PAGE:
There’s a lot of feeling in in the country talking to the local businesses that this finally may actually be an offer that is accepted. So a lot of talk about that and what it would do for Braskem. I’d imagine the injection of that company’s influence and pocketbooks would probably be a good thing for the company. I don’t think it fixes all the competitive issues that the plants of Braskem have in North America, specifically to polypropylene and Europe, specifically to polypropylene. But that was pretty exciting. I’d say overall, the industry growth there, somewhat limited, in the next 10 years for polyethylene. We have calculated average annual growth rates of around 2.4% and 2% for polypropylene. The growth is not somewhere like in India or like what we’ve seen in China, but their population is growing. Over time there will be more consumption. I think producers are really going to try to be innovative and focus on trying to minimize the imports into their regions and focus on their domestic markets.
Luka Powell (11:26):
And I guess to delve a little bit deeper into some of that, what opportunities and perspectives are we seeing for Latin America specifically, Pablo?
Pablo Giorgi (11:37):
Yeah. Okay, let me start. And I think from an olefins and and feedstocks perspective, we really need to look upstream into the feedstocks for the petrochemical industry coming from the oil and gas and refining industries, and there’s a lot of potential in Latin America. We have huge investments actually already going on and production increasing in Argentina. Shale formations and in pre-salt offshore crude production in Brazil. Just this year, I think Brazil has increased 500,000 barrels a day of crude oil production, mostly from offshore pre-salt fields. And that has a huge potential of allowing petrochemical industry investments using some of the products that come out of the ground or the bottom of the ocean, specifically in the case of associated gas on those two countries and those formations that’s rich in ethane.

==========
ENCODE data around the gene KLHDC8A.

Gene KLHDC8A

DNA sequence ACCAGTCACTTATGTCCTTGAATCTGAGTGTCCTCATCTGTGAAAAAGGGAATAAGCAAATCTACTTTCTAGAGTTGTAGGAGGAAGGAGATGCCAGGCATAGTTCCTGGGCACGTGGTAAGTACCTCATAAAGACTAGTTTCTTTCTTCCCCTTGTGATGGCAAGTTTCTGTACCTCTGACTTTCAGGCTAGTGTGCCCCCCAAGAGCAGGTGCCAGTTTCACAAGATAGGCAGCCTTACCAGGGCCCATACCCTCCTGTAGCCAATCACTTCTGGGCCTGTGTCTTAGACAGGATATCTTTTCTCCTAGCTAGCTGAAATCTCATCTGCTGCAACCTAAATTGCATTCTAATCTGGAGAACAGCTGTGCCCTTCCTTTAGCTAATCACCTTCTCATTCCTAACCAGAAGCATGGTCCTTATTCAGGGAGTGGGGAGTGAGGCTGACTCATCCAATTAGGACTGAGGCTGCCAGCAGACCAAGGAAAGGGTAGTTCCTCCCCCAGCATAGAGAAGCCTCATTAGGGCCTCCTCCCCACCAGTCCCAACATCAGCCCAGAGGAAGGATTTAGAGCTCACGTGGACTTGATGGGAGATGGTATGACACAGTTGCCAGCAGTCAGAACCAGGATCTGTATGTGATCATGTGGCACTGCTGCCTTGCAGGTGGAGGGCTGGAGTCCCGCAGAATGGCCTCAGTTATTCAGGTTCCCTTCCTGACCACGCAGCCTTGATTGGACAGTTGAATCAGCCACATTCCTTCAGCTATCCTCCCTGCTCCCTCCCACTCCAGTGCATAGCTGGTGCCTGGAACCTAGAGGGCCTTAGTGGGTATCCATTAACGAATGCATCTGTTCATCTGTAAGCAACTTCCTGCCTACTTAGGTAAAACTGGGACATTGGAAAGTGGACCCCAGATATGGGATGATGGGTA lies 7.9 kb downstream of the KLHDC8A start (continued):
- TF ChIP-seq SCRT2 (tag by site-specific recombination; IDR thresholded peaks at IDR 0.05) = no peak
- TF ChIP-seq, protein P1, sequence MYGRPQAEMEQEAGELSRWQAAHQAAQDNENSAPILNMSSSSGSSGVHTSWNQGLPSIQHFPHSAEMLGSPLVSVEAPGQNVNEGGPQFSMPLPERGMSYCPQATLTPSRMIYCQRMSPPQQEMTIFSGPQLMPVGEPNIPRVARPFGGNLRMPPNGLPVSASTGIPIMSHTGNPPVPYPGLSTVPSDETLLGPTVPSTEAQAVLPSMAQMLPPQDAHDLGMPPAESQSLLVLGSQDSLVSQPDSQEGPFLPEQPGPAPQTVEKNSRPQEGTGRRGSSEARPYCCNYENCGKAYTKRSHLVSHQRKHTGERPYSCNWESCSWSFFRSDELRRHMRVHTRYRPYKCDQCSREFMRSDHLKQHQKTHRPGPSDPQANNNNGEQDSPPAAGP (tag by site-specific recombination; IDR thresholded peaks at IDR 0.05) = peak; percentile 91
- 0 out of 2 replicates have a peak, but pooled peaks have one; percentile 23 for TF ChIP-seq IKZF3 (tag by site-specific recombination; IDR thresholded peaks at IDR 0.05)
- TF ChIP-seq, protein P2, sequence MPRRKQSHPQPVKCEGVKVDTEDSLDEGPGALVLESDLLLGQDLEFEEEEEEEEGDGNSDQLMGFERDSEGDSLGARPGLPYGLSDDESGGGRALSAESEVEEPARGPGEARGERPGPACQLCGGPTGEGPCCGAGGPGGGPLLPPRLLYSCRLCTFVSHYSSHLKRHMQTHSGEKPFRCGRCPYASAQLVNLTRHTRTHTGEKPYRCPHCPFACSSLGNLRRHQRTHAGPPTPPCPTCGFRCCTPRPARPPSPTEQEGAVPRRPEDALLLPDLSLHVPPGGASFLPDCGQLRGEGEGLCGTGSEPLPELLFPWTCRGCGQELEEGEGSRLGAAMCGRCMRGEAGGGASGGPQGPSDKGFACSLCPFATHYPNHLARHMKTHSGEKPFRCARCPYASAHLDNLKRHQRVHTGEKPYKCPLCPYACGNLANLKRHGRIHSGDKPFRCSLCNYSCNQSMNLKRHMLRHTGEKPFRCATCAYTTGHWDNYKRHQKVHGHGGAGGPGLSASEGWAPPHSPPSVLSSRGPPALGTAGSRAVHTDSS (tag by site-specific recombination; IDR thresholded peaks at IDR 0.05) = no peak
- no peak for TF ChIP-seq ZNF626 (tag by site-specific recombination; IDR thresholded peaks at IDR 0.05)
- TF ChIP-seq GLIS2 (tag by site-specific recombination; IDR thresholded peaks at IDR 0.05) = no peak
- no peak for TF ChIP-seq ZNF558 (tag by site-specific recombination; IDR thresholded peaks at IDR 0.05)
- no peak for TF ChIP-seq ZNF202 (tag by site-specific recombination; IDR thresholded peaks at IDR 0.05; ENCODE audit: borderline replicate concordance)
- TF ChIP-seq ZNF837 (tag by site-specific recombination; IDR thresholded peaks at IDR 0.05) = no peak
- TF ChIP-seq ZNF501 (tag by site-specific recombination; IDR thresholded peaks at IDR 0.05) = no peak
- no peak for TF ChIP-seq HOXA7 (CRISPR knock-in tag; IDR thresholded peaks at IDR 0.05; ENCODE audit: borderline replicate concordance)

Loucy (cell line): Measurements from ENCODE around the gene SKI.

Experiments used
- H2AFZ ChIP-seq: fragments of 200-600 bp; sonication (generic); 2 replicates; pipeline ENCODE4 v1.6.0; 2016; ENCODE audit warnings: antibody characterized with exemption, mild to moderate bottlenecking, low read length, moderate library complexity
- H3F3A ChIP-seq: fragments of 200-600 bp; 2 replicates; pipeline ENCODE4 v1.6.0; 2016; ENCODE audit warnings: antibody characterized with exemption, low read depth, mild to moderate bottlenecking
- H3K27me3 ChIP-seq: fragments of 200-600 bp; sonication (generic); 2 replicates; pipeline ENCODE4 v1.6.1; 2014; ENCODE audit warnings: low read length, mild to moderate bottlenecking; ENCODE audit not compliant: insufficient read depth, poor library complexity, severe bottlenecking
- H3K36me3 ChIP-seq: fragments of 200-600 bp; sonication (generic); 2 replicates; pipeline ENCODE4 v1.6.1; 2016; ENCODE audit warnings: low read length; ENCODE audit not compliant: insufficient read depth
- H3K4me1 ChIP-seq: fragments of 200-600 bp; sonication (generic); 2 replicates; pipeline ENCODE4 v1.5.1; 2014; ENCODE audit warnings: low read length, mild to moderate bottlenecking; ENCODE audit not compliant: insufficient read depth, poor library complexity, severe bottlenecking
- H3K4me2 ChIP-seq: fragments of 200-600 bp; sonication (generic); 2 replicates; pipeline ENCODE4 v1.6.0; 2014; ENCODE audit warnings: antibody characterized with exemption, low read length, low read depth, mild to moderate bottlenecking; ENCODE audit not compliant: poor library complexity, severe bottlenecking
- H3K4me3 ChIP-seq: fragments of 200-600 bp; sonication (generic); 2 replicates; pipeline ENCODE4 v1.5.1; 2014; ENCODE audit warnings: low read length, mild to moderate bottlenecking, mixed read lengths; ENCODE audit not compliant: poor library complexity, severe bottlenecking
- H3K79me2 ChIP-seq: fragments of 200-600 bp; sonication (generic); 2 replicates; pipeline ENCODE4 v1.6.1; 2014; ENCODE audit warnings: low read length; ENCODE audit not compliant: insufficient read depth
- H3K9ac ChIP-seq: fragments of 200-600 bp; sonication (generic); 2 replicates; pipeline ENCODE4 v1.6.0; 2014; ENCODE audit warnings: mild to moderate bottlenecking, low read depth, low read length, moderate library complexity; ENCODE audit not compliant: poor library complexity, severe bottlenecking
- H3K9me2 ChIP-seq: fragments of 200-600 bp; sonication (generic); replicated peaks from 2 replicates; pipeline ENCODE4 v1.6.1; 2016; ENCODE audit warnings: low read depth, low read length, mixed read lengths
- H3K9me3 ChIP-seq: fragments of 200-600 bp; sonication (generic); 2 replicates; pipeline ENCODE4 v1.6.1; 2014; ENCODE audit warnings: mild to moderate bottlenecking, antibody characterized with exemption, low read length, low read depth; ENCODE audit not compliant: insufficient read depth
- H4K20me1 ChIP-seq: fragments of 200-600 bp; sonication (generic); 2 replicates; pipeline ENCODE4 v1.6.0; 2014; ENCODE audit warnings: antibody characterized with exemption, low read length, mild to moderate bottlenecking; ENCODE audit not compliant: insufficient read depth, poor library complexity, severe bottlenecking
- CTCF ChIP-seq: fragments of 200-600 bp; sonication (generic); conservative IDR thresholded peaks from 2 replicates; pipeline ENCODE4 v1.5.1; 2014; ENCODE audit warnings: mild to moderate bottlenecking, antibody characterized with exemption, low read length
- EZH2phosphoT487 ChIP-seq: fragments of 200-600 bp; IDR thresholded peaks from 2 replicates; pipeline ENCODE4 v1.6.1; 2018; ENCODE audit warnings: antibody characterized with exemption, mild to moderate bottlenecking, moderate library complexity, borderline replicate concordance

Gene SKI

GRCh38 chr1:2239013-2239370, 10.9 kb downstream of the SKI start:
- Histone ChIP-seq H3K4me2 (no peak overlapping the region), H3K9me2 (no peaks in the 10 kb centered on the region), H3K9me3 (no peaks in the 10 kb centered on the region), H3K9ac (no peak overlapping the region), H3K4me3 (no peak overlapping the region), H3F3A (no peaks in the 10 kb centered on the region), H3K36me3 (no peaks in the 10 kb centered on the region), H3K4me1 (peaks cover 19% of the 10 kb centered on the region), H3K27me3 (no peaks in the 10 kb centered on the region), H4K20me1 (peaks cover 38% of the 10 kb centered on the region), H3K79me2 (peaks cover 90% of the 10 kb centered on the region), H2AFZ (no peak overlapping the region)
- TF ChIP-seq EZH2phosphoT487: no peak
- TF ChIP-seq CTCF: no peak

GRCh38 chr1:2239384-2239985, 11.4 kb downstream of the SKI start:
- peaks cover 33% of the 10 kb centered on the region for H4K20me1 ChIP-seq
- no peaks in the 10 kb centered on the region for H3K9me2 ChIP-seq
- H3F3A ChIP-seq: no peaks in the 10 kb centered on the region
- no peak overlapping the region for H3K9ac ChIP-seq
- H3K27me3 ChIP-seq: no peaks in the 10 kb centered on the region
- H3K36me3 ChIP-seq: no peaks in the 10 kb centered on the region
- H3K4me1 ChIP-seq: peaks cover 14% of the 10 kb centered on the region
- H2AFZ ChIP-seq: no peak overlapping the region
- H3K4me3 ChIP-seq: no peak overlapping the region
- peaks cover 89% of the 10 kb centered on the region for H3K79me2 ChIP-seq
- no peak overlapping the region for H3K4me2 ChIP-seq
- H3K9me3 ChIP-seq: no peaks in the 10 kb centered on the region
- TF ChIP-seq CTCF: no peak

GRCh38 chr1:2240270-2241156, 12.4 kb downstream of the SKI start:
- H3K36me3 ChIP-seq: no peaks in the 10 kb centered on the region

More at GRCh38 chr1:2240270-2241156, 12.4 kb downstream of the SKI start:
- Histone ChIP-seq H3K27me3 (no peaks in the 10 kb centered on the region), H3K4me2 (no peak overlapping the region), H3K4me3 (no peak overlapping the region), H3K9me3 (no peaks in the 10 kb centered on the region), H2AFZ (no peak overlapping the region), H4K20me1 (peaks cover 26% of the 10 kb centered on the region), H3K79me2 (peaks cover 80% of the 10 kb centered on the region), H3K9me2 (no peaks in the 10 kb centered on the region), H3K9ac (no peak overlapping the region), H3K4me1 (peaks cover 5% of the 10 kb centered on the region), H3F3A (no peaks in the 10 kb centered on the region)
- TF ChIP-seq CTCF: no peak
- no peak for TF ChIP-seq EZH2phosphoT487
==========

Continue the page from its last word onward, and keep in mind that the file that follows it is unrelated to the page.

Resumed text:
Pablo Giorgi (12:58):
And there is talks of both potential investments, but also in Argentina there’s talks about an ethane exported terminal in Bio Blanca. That could be actually a good opportunity to instead of building the ethane export terminal because it’s so expensive to ship ethane anywhere in the world, process it into ethylene polyethylene and if it needs to be exported, it’s much cheaper to do that than exporting ethane. That’s the model that the US has used to make use of shale in the Permian and other regions: west Texas, New Mexico, and all the crude production associated gas ethane. And we have been exporting a lot of polyethylene. There is a lot of opportunity to do the same in Latin America as they have all these feedstock availability particularly associated with those two oil and gas producing regions. There is a lot of opportunity in years to come in Latin America.
Joel Morales (14:16):
In terms of South America, again, I’m not as bullish for the producers of polyolefins only because the local growth, which I think will be their primary focus, is not again, like somewhere like India where we’re growing upper single digits. Population is growing, so there will be plastic consumption. The region has already been dealing with some plastic bans, and the sustainability push is also an issue for consumption. It’s not to the level that we’ve seen in Europe, but there is a drive to minimize, and we should probably globally have a common sense of minimizing consumption in general. But the industry is going to have to really tighten its belt, look to optimize efficiencies where they can product mix all the things that you do when you are dealing with the bottom of a cycle. So there are tariffs in place to protect margins. The ADNOC announcement is pretty exciting, but producers know that the next few years will be some of the most challenging years that this industry has seen in quite some time, probably since the last Great Recession of the end of 2008. I think people are looking for opportunities, looking for changes in the forecast. But the takeaway is we need to be smart about our business because there are some tough times ahead.
Luka Powell (15:55):
Well, I’ll be sure to attend APLA next year.
Joel Morales (16:01):
And with that, let’s wrap up the Wrap Up.
Pablo Giorgi (16:05):
Join us at the upcoming Global Plastics Summit on February 27-29 in Houston. Registration has opened, so don’t miss out.
Luka Powell (16:21):
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Until next time.